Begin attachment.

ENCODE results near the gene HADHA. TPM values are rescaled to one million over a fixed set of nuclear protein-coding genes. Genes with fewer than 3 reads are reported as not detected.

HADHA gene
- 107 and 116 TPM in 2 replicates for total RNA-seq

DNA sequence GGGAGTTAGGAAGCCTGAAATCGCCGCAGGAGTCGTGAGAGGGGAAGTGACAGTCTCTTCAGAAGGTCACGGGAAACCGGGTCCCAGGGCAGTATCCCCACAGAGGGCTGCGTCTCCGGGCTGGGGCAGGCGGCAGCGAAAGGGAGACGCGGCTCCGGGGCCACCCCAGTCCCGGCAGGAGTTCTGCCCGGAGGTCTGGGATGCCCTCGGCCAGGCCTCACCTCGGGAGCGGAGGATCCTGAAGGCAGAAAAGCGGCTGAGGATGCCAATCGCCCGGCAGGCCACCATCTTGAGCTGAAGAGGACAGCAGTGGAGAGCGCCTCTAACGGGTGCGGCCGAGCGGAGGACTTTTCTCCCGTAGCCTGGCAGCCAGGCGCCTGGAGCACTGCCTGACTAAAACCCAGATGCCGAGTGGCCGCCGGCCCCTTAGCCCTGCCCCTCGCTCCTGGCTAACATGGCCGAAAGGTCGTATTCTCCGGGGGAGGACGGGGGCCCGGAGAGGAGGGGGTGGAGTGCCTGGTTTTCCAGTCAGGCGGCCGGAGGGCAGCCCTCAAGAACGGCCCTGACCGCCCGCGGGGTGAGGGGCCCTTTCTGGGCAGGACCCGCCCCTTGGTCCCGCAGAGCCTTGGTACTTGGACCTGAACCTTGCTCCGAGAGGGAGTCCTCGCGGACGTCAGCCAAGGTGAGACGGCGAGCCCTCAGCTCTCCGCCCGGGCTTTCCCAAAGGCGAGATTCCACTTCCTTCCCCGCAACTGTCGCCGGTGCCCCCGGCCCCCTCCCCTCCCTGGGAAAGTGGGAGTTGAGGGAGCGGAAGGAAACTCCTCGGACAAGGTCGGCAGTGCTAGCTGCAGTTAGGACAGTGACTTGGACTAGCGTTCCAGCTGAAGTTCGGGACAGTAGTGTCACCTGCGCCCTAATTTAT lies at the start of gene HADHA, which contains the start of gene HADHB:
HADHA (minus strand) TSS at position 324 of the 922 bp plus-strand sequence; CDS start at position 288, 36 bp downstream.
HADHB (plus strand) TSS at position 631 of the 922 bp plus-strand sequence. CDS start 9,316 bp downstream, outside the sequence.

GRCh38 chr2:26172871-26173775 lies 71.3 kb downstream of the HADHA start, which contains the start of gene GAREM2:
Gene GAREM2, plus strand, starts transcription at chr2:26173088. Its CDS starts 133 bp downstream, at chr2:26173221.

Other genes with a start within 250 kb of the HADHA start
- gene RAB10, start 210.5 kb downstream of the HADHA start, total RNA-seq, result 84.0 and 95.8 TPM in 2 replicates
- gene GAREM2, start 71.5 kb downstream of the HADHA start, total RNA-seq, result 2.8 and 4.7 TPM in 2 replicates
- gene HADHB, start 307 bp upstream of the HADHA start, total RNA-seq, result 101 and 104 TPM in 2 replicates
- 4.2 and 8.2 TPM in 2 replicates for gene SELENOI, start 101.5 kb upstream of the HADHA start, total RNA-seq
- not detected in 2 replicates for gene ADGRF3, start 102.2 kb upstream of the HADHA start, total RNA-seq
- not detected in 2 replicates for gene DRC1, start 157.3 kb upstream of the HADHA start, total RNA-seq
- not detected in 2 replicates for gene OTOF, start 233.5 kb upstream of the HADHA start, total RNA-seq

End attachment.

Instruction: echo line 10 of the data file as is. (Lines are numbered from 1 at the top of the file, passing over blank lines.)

- gene RAB10, start 210.5 kb downstream of the HADHA start, total RNA-seq, result 84.0 and 95.8 TPM in 2 replicates